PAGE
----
Here's a petition presented by John Dunheved's wife Margery, probably in 1327:  "Margery, wife of John de Donheved, states that John Pecche, his wife, and twenty armed men came to her husband's house in Dunchurch one night, looking for him to kill him, and dragged her out of bed and ill-treated her, and carried off 100 shillings worth of goods. On the third day after that, her husband's sister [Rohese] had them expelled from that land by conspiracy, and John Pecche seised of it. He asked the aid of the Earl of Arundel and of Hugh le Despenser the younger, and when the king was last at Warwick, to inquire into the death of Roger de Belers [in January 1326], they had her husband indicted at Warwick, among other false indictments, of the death of Oliver de Donheved, who was a common thief. Because of this, they are destroyed, and driven from their land. They request a remedy, as he [Pecche] is so feared in the land that they do not dare to pursue their right there."

This is because Oliver Dunheved was John Pecche's rent-collector, so Pecche presumably wanted revenge for Oliver's murder. Pecche's second wife Eleanor was the widow of Sir Ralph Gorges, a Despenser adherent, so it seems that Pecche had joined the charmed circle of those protected and aided by Hugh Despenser. When the Despensers fell in late 1326, John Pecche managed to stay in favour with the new regime, until he joined the earl of Kent's plot with his son Nicholas and saw his lands and goods confiscated.

The Dunheveds don't seem to have been a particularly close family, do they, with the exception of Stephen and Thomas, who worked together to free Edward of Caernarfon. John the second brother murdered Oliver the fourth brother and burned down their mother's grange, and the only Dunheved sister, Rohese, had John 'expelled by conspiracy' from Dunchurch. The story of the Dunheved brothers also reveals what a violent place England often was in the fourteenth century. Stephen may have been a bad boy, but thanks to his unstinting support of Edward II even years after his official death, he's one of my heroes.

06 July, 2017

Nicknames Of Edward II's Era

From Edward II's household accounts, here are people's nicknames I've found from the early fourteenth century:

Ibote, Isode and Sibille for Isabel(la)

Jonete or Jonette and Jony for Joan, spelt Johane at the time

Emmot or Emote or Emmote for Emma, spelt Emme at the time

Alisour for Eleanor, spelt Alianore at the time

Annot or Annote for Anneis, which was a common name for women in Edward's time (also sometimes spelt Anneys)

Hogge for Roger, which I assume was pronounced Hog and not Hoggy or Hogguh

Robin or Robyn was and of course still is a nickname for Robert, and I've also seen Robynet

Hobbe was another nickname for Robert, as in Edward II's chamber servant Grete Hobbe, or Great Hob in modernised spelling, or Big Rob translated into modern English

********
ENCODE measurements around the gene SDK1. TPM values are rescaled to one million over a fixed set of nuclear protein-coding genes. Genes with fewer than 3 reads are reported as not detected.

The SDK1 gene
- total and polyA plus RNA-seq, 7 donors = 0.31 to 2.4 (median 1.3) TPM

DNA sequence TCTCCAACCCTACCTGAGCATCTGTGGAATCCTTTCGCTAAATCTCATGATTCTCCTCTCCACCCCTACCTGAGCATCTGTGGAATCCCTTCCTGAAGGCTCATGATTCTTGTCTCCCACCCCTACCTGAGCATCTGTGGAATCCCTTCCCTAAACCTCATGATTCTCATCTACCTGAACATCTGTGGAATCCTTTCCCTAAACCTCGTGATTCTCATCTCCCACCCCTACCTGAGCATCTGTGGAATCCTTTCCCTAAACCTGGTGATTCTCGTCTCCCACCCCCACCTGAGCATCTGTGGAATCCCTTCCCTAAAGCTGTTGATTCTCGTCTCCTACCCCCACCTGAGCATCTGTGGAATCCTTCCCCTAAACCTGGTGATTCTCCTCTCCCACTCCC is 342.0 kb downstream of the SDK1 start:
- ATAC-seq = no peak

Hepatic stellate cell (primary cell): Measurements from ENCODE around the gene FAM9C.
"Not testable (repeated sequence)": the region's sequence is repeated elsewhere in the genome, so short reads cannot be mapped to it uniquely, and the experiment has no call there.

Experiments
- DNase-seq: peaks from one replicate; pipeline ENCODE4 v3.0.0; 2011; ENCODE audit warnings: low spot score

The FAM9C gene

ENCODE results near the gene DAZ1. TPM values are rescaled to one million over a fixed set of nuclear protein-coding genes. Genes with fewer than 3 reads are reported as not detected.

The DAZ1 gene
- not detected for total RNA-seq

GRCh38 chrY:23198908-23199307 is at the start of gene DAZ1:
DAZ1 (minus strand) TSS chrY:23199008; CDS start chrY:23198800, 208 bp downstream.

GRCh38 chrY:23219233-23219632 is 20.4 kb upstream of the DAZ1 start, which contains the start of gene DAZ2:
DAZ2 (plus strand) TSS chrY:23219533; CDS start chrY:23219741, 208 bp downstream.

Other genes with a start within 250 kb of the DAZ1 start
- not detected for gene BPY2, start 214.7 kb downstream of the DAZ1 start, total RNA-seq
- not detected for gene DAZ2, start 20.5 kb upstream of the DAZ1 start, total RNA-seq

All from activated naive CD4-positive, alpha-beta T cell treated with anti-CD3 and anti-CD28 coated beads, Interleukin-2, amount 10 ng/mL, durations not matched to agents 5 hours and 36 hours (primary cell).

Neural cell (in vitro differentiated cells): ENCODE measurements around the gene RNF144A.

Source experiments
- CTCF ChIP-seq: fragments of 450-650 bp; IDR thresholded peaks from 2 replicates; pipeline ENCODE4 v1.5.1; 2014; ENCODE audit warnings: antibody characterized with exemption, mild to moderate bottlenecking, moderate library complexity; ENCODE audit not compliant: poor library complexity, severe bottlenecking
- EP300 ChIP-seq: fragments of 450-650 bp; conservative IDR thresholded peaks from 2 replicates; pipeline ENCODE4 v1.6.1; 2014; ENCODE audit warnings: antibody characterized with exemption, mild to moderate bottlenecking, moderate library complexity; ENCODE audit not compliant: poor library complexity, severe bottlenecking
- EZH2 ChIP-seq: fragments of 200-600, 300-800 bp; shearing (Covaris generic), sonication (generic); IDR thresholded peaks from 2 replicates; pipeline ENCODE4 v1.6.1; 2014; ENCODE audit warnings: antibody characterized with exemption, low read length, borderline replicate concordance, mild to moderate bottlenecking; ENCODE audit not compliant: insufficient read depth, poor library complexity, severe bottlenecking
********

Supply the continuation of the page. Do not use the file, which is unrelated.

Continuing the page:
Hick and Richardyn for Richard. I haven't seen Dickon, which seemed to appear later in the century; Richard II's Cheshire archers in the late 1390s notoriously called him Diccun

Nicknames for John were: Jak or Jakke, Janin, Jan(e)kyn, Jakynet, Janecok. (Seriously.)

Thomelyn/Thomelin and Thomme for Thomas

Wille and Willecok for William

Gibbe and Gibon for Gilbert; I've also seen Gille which I assume is another

I've seen Guilimot given to a man from Gascony, which is surely a nickname for Guilhem, the southern French version of Guillaume or William

One Gascon man called Arnaud was affectionately referred to as Arnaudyn in one of Edward's accounts, and of course we find Perot or Perrot for Piers Gaveston (whose first name was usually written Pieres)

Syme or Sime for Simon, which in Edward II's time was either spelt as nowadays, or Symond

Monde for Edmund, which was spelt Esmon or Edmon in the fourteenth century and was probably pronounced something like 'Aymon'

Waut or Watte for Walter, spelt (and probably pronounced) Wauter in the fourteenth century

Colle for Nicholas, spelt Nichol in the fourteenth century. Edward II had a servant called Litel Colle, or Little Colin, whose mother was called Anneis

Henriot for Henry

Phelipot for Philip, usually spelt Phelip at the time

Raulyn or Ravlyn for Ralph, spelt (and probably pronounced) Rauf in the fourteenth century

I haven't seen any nicknames for Edward, which in Edward II's time was still not a particularly common name. I've seen a letter from Edward II to David de Strathbogie, earl of Atholl, calling him 'Sir Davy', and a reference to Sir Marmaduke Someone or Other - his identity escapes me now - calling him Duket.

Huchon or Huchoun and Hughelyn for Hugh